The trial court dismissed the petition on August 21, 2007. In the order dismissing the petition, the trial court noted that Petitioner failed to attach judgment forms from the guilty pleas in which Petitioner claimed that he was erroneously ordered to serve concurrent sentences. The trial court dismissed the petition because the judgments were not attached to the petition and the sentences in the aggravated burglary and reckless homicide cases had not yet expired. Further, the trial court noted that nothing on the judgments for reckless homicide or aggravated burglary indicated that the trial court was without jurisdiction to sentence Petitioner. Petitioner appeals the dismissal of the petition for habeas corpus relief.

Analysis

Habeas Corpus Relief

The determination of whether to grant habeas corpus relief is a question of law. See Hickman v. State, 153 S.W.3d 16, 19 (Tenn. 2004). As such, we will review the habeas corpus court's findings de novo without a presumption of correctness. Id. Moreover, it is a petitioner's burden to demonstrate, by a preponderance of the evidence, "that the sentence is void or that the confinement is illegal." Wyatt v. State, 24 S.W.3d 319, 322 (Tenn. 2000).

Article I, section 15 of the Tennessee Constitution guarantees an accused the right to seek habeas corpus relief. See Taylor v. State, 995 S.W.2d 78, 83 (Tenn. 1999). A writ of habeas corpus is available only when it appears on the face of the judgment or the record that the convicting court was without jurisdiction to convict or sentence the defendant or that the defendant is still imprisoned despite the expiration of his sentence. Archer v. State, 851 S.W.2d 157, 164 (Tenn. 1993); Potts v. State, 833 S.W.2d 60, 62 (Tenn. 1992). In other words, habeas corpus relief may be sought only when the judgment is void, not merely voidable. See Taylor, 995 S.W.2d at 83. "A void judgment `is one in which the judgment is facially invalid because the court lacked jurisdiction or authority to render the judgment or because the defendant's sentence has expired.' We have recognized that a sentence imposed in direct contravention of a statute, for example, is void and illegal." Stephenson v. Carlton, 28 S.W.3d 910, 911 (Tenn. 2000) (quoting Taylor, 955 S.W.2d at 83).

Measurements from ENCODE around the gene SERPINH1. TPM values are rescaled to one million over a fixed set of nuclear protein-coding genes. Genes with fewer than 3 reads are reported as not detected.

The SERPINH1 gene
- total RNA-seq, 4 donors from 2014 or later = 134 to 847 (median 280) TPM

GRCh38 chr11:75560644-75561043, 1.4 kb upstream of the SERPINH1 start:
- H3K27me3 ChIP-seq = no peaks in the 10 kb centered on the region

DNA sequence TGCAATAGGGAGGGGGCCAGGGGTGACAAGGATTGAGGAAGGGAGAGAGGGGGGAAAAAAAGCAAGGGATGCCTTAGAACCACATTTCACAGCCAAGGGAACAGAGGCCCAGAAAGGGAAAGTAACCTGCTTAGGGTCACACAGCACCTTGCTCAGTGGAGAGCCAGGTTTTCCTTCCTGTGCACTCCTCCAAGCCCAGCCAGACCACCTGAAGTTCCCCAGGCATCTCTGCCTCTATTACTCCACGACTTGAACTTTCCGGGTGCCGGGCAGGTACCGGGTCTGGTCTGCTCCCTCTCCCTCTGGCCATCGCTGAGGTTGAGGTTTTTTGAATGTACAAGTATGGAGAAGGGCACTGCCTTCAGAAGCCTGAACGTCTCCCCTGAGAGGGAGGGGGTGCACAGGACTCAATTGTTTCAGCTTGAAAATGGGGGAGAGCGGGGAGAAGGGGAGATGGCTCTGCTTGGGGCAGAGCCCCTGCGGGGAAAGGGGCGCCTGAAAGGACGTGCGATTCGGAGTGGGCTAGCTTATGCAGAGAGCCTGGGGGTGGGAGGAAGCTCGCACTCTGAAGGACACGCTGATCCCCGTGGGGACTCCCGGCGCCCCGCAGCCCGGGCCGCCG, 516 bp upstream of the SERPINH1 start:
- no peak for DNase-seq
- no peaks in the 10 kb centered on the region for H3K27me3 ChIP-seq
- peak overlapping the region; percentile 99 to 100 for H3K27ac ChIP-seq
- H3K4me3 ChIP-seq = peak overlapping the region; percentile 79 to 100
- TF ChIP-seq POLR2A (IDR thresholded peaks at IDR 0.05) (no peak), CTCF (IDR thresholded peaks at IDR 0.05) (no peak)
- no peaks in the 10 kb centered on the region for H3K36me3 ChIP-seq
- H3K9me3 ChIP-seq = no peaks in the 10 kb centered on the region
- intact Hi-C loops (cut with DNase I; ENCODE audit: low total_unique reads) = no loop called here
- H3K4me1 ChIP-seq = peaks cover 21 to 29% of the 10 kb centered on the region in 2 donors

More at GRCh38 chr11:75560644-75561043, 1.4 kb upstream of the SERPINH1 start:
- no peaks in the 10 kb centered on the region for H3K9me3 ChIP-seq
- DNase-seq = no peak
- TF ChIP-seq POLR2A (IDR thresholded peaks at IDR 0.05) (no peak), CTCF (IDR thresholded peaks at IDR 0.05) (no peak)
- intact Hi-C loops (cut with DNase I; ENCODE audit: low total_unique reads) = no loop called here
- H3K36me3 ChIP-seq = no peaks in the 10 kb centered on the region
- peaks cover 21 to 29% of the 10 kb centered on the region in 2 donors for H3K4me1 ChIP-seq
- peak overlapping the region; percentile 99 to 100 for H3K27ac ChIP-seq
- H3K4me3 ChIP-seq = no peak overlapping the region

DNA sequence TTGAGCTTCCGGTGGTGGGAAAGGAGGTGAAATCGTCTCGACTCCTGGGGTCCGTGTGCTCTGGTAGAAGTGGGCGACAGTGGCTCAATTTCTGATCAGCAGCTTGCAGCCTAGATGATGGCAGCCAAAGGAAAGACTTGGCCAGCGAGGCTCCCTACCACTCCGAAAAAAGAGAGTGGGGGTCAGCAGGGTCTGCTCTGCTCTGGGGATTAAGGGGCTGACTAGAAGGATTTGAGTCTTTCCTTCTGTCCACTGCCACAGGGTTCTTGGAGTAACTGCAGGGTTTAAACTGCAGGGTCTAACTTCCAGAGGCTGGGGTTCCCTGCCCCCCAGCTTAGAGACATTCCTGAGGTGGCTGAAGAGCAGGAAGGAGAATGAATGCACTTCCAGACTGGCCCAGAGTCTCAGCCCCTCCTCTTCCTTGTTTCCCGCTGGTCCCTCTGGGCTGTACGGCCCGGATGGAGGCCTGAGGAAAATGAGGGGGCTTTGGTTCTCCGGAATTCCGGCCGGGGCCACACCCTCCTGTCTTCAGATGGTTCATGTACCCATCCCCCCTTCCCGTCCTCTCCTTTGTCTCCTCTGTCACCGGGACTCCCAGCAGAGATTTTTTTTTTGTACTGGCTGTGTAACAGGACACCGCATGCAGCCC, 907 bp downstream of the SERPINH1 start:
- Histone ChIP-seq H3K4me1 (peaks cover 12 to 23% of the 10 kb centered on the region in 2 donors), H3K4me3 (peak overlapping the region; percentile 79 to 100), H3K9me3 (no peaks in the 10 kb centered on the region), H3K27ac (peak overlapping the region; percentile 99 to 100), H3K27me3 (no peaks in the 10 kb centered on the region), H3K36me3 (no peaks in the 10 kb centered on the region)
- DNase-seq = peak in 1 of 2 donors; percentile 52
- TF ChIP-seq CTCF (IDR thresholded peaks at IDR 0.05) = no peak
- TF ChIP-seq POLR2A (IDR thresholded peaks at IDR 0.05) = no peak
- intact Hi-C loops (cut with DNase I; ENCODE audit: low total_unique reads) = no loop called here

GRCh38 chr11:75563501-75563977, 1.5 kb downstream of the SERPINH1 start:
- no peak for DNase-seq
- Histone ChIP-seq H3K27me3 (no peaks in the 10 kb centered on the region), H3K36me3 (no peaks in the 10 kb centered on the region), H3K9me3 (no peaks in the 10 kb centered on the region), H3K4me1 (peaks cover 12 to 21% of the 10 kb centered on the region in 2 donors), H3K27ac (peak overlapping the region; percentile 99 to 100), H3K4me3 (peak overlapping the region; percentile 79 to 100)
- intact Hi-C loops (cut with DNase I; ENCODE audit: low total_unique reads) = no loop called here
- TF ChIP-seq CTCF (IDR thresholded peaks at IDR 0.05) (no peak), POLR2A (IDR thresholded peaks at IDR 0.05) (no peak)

If, after a review of the habeas petitioner's filings, the habeas corpus court determines that the petitioner would not be entitled to relief, then the petition may be summarily dismissed. T.C.A. § 29-21-109; State ex rel. Byrd v. Bomar, 381 S.W.2d 280 (Tenn. 1964). Further, a habeas corpus court may summarily dismiss a petition for writ of habeas corpus without the appointment of a lawyer and without an evidentiary hearing if there is nothing on the face of the judgment to indicate that the convictions addressed therein are void. Passarella v. State, 891 S.W.2d 619, 627 (Tenn.Crim.App. 1994), superseded by statute as stated in State v. Steven S. Newman, No. 02C01-9707-CC-00266, 1998 WL 104492, at *1 n. 2 (Tenn.Crim.App., at Jackson, Mar. 11, 1998).